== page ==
Copyright Guidelines and Resources

In the Classroom

Teaching and learning involve the use of copyrighted works. Common and often fundamental teaching strategies used in the classroom include:

  • Showing films or videos, playing songs or other sound recordings, visiting Websites, reciting poems, performing music, watching live TV, and other uses of technology or “performances” that enhance learning and develop skills and experiences in students. These types of activities might raise copyright concerns relating to performance and display rights.
  • Sharing readings or other copying of copyrighted materials. Instructors often develop and share readings through Blackboard, coursepacks, handouts, or e-reserves in University Libraries. These activities can raise copyright issues relating to reproduction and distribution rights.

The good news for the classroom “performances” and “displays” is that copyright law provides a broad and straightforward exception that makes these activities possible in support of learning. The “face-to-face” teaching exception occurs in Section 110(1) in the federal copyright statute and allows “instructors or pupils” to perform or display any copyrighted work if that performance or display satisfies these conditions:

  1. the teaching activity takes place “in the course of face-to-face teaching” in a classroom at a “non-profit educational institution,” and
  2. instructors or students performing copyrighted motion pictures or other audiovisual works use only “lawfully made” copies, or at least the instructors or students had no indication that the copy was not lawfully made.

Section 110 also governs how instructors and students might “perform” or “display” copyrighted works in online learning including Blackboard at UofL. Those performances and displays must satisfy far more rigorous provisions in Section 110(2) (more commonly called the TEACH Act). One key condition of that exception is that instructors or students use only “reasonable and limited portions” of certain materials. Face-to-face performances have no limitations regarding length and performances of entire works are possible.

Sharing readings or other copies of copyrighted works with students is less straightforward and requires instructors to apply fair use and to analyze each specific reading. If fair use does not apply, the instructor must seek permission or find alternative sources of materials. These conditions apply regardless of how the instructors might ultimately share the materials with students: Blackboard, electronic reserves, coursepacks, or other possibilities. It is worth noting that each of these delivery methods makes “copies” of the works even if those copies are digital and shared electronically.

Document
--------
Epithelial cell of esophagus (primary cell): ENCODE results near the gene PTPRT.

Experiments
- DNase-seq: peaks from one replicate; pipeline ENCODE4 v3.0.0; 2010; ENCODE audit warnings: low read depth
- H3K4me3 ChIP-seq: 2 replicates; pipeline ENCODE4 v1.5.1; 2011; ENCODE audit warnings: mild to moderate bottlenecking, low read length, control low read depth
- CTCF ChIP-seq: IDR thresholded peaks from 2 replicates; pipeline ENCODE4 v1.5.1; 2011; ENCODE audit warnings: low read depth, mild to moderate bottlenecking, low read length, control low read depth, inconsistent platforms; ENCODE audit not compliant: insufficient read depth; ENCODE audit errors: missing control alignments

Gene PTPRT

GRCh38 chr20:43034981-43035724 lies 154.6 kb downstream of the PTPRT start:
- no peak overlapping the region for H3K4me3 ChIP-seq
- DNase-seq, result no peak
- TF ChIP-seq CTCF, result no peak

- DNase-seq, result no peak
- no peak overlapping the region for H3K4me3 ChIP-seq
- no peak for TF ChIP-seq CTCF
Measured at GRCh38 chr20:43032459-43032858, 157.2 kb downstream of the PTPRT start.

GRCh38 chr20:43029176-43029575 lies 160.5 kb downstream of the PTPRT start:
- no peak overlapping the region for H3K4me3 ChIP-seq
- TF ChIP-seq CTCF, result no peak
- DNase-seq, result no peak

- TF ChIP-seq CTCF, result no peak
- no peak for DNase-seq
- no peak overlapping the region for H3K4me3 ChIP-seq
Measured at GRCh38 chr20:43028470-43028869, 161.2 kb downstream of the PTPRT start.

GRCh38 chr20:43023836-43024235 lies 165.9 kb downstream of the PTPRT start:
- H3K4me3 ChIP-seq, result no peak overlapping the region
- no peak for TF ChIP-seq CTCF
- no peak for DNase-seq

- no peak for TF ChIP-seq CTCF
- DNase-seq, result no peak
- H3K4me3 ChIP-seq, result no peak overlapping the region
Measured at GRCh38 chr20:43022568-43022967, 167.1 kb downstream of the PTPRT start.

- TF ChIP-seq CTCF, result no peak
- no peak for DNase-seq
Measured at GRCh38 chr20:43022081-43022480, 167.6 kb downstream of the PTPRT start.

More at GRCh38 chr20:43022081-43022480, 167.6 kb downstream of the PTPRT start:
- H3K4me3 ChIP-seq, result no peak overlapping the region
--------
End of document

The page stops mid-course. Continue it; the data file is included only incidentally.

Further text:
Fair use occurs in Section 107 of the U.S. Copyright Law and calls upon instructors to make reasonable, good faith decisions in analyzing the four factors of fair use:

  1. Purpose
  2. Amount
  3. Nature
  4. Effect

Understanding fair use is fundamental to making most uses of copyrighted works possible at all in the educational setting. In the absence of fair use (or another exception such as Section 110 above), securing permission to use copyrighted works or finding alternative materials to them is common and often necessary in order to move forward with providing materials to students.

Dwayne K. Buttler, Evelyn J. Schneider Endowed Chair for Scholarly Communication at UofL, and Kenneth D. Crews, Director of the Copyright Advisory Office at Columbia University, developed the original Checklist for Fair Use over a decade ago to help users cultivate a broader understanding of fair use and how to begin applying it to teaching needs in reasonable, good faith ways.

The “Guidelines For Classroom Copying of Books and Periodicals” also address some copying that may occur in teaching and reflect efforts by the Author’s League of America and the Association of American Publishers to reach an agreement on the meaning of fair use relating to the interpretation of fair use under the Copyright Act of 1976. The Classroom Guidelines are not the law and clearly specify that users should read them as stating “the minimum standards of educational fair use.” Some users find them useful in bringing apparent certainty to fair use decision making provided that users satisfy all of the conditions within them. Other users find them limiting and not reflective of the full flexibility offered by fair use and its application to educational uses.

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